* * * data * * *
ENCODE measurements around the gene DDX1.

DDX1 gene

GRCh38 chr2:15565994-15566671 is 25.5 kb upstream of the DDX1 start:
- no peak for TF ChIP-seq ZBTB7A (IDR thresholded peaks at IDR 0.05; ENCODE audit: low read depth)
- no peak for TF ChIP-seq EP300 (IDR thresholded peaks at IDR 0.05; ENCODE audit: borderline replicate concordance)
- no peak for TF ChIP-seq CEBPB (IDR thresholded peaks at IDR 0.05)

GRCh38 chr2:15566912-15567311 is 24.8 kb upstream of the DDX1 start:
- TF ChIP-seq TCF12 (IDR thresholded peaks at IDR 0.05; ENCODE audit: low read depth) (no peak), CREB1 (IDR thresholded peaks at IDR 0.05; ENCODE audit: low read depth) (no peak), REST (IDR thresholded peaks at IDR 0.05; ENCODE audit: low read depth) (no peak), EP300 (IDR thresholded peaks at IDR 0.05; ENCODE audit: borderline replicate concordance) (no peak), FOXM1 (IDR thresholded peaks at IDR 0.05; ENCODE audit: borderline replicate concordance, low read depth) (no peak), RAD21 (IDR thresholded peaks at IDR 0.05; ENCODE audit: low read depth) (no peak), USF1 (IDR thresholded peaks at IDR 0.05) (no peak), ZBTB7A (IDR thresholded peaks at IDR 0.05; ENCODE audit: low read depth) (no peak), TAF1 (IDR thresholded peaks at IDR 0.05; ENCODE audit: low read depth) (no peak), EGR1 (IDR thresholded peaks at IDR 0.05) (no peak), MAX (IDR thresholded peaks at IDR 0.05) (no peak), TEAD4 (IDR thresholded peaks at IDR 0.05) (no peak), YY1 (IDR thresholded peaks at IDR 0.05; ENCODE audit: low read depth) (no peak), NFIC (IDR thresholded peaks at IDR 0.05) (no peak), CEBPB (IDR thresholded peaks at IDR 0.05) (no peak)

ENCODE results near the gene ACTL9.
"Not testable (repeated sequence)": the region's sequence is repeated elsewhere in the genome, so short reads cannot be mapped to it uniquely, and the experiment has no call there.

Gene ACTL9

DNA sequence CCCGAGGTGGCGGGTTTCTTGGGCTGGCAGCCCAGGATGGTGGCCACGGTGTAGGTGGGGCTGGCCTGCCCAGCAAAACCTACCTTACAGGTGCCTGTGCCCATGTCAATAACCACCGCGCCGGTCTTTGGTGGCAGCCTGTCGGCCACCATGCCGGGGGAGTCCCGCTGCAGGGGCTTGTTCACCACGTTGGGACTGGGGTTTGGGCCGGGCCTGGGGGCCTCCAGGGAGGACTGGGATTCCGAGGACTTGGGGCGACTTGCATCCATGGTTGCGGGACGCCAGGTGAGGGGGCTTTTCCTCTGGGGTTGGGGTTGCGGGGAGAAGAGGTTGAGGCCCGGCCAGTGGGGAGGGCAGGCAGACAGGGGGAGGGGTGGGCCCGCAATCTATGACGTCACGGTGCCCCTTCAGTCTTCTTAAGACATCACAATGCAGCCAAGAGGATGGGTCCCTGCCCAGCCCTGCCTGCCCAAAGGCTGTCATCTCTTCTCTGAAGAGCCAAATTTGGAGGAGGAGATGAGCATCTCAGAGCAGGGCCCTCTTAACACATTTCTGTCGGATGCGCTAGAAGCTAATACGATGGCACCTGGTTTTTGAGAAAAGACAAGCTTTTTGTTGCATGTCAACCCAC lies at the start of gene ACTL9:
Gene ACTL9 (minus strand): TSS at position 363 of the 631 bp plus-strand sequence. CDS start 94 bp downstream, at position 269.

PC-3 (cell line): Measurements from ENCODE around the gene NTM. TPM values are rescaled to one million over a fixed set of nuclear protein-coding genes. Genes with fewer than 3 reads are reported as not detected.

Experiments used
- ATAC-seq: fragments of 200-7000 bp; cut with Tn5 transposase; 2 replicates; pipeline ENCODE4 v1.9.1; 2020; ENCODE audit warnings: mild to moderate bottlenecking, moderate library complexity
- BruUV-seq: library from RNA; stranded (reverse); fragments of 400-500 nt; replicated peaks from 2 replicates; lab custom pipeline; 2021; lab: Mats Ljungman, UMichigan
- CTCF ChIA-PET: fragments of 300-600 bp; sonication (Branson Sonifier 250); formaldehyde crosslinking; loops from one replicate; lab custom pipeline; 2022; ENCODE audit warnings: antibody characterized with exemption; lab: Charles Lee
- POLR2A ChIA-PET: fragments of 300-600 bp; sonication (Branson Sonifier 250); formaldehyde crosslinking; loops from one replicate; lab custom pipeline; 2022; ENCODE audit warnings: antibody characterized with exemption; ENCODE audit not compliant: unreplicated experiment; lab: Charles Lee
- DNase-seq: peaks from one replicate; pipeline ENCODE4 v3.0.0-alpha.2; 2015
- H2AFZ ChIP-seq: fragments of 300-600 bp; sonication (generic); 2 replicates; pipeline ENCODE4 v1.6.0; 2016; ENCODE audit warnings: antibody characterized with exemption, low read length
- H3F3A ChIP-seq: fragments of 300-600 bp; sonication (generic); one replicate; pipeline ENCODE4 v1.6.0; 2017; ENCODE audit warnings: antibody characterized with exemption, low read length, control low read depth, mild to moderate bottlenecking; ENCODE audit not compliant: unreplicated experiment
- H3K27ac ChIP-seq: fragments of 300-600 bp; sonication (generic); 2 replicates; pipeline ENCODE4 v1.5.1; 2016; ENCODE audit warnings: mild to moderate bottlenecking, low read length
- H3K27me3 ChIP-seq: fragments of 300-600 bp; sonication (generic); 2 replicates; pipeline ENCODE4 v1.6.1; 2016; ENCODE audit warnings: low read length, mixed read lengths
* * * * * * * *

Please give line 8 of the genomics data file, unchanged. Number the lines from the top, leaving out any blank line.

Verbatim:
- TF ChIP-seq TCF12 (IDR thresholded peaks at IDR 0.05; ENCODE audit: low read depth) (no peak), CREB1 (IDR thresholded peaks at IDR 0.05; ENCODE audit: low read depth) (no peak), REST (IDR thresholded peaks at IDR 0.05; ENCODE audit: low read depth) (no peak), EP300 (IDR thresholded peaks at IDR 0.05; ENCODE audit: borderline replicate concordance) (no peak), FOXM1 (IDR thresholded peaks at IDR 0.05; ENCODE audit: borderline replicate concordance, low read depth) (no peak), RAD21 (IDR thresholded peaks at IDR 0.05; ENCODE audit: low read depth) (no peak), USF1 (IDR thresholded peaks at IDR 0.05) (no peak), ZBTB7A (IDR thresholded peaks at IDR 0.05; ENCODE audit: low read depth) (no peak), TAF1 (IDR thresholded peaks at IDR 0.05; ENCODE audit: low read depth) (no peak), EGR1 (IDR thresholded peaks at IDR 0.05) (no peak), MAX (IDR thresholded peaks at IDR 0.05) (no peak), TEAD4 (IDR thresholded peaks at IDR 0.05) (no peak), YY1 (IDR thresholded peaks at IDR 0.05; ENCODE audit: low read depth) (no peak), NFIC (IDR thresholded peaks at IDR 0.05) (no peak), CEBPB (IDR thresholded peaks at IDR 0.05) (no peak)